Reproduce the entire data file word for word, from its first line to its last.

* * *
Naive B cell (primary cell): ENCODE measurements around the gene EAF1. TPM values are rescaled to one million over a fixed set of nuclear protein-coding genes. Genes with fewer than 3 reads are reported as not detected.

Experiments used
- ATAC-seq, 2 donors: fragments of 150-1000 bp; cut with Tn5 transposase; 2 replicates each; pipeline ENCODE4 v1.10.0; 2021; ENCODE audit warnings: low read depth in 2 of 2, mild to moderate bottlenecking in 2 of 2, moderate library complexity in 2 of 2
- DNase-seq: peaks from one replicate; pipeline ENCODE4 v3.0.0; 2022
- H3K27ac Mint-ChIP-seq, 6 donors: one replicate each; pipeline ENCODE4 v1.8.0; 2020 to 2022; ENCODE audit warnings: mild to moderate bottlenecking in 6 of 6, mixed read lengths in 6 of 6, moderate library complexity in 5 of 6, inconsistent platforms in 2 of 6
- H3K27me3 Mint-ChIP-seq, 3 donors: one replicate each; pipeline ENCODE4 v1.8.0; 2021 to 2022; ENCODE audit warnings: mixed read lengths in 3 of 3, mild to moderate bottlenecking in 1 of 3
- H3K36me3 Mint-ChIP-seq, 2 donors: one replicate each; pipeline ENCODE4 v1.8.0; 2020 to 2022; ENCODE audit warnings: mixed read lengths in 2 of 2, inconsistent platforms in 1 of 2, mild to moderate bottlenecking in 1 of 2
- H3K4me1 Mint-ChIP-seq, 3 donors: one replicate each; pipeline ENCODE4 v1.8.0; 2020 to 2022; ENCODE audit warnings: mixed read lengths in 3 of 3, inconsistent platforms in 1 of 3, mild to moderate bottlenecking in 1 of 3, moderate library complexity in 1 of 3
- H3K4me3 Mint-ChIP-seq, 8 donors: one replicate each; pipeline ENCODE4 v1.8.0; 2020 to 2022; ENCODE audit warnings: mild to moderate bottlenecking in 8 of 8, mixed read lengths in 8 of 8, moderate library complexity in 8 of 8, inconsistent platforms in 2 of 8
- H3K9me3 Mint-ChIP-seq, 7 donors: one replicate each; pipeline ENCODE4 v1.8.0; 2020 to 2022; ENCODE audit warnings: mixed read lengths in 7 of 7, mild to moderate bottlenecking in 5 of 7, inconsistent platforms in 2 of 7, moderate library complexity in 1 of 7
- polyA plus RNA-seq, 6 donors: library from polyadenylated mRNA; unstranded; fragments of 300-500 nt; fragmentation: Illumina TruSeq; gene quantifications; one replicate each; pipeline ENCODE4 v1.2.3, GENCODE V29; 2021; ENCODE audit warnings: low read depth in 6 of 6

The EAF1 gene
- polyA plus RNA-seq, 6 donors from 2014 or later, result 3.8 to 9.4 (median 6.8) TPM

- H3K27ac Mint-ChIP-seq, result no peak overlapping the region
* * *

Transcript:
Naive B cell (primary cell): ENCODE measurements around the gene EAF1. TPM values are rescaled to one million over a fixed set of nuclear protein-coding genes. Genes with fewer than 3 reads are reported as not detected.

Experiments used
- ATAC-seq, 2 donors: fragments of 150-1000 bp; cut with Tn5 transposase; 2 replicates each; pipeline ENCODE4 v1.10.0; 2021; ENCODE audit warnings: low read depth in 2 of 2, mild to moderate bottlenecking in 2 of 2, moderate library complexity in 2 of 2
- DNase-seq: peaks from one replicate; pipeline ENCODE4 v3.0.0; 2022
- H3K27ac Mint-ChIP-seq, 6 donors: one replicate each; pipeline ENCODE4 v1.8.0; 2020 to 2022; ENCODE audit warnings: mild to moderate bottlenecking in 6 of 6, mixed read lengths in 6 of 6, moderate library complexity in 5 of 6, inconsistent platforms in 2 of 6
- H3K27me3 Mint-ChIP-seq, 3 donors: one replicate each; pipeline ENCODE4 v1.8.0; 2021 to 2022; ENCODE audit warnings: mixed read lengths in 3 of 3, mild to moderate bottlenecking in 1 of 3
- H3K36me3 Mint-ChIP-seq, 2 donors: one replicate each; pipeline ENCODE4 v1.8.0; 2020 to 2022; ENCODE audit warnings: mixed read lengths in 2 of 2, inconsistent platforms in 1 of 2, mild to moderate bottlenecking in 1 of 2
- H3K4me1 Mint-ChIP-seq, 3 donors: one replicate each; pipeline ENCODE4 v1.8.0; 2020 to 2022; ENCODE audit warnings: mixed read lengths in 3 of 3, inconsistent platforms in 1 of 3, mild to moderate bottlenecking in 1 of 3, moderate library complexity in 1 of 3
- H3K4me3 Mint-ChIP-seq, 8 donors: one replicate each; pipeline ENCODE4 v1.8.0; 2020 to 2022; ENCODE audit warnings: mild to moderate bottlenecking in 8 of 8, mixed read lengths in 8 of 8, moderate library complexity in 8 of 8, inconsistent platforms in 2 of 8
- H3K9me3 Mint-ChIP-seq, 7 donors: one replicate each; pipeline ENCODE4 v1.8.0; 2020 to 2022; ENCODE audit warnings: mixed read lengths in 7 of 7, mild to moderate bottlenecking in 5 of 7, inconsistent platforms in 2 of 7, moderate library complexity in 1 of 7
- polyA plus RNA-seq, 6 donors: library from polyadenylated mRNA; unstranded; fragments of 300-500 nt; fragmentation: Illumina TruSeq; gene quantifications; one replicate each; pipeline ENCODE4 v1.2.3, GENCODE V29; 2021; ENCODE audit warnings: low read depth in 6 of 6

The EAF1 gene
- polyA plus RNA-seq, 6 donors from 2014 or later, result 3.8 to 9.4 (median 6.8) TPM

- H3K27ac Mint-ChIP-seq, result no peak overlapping the region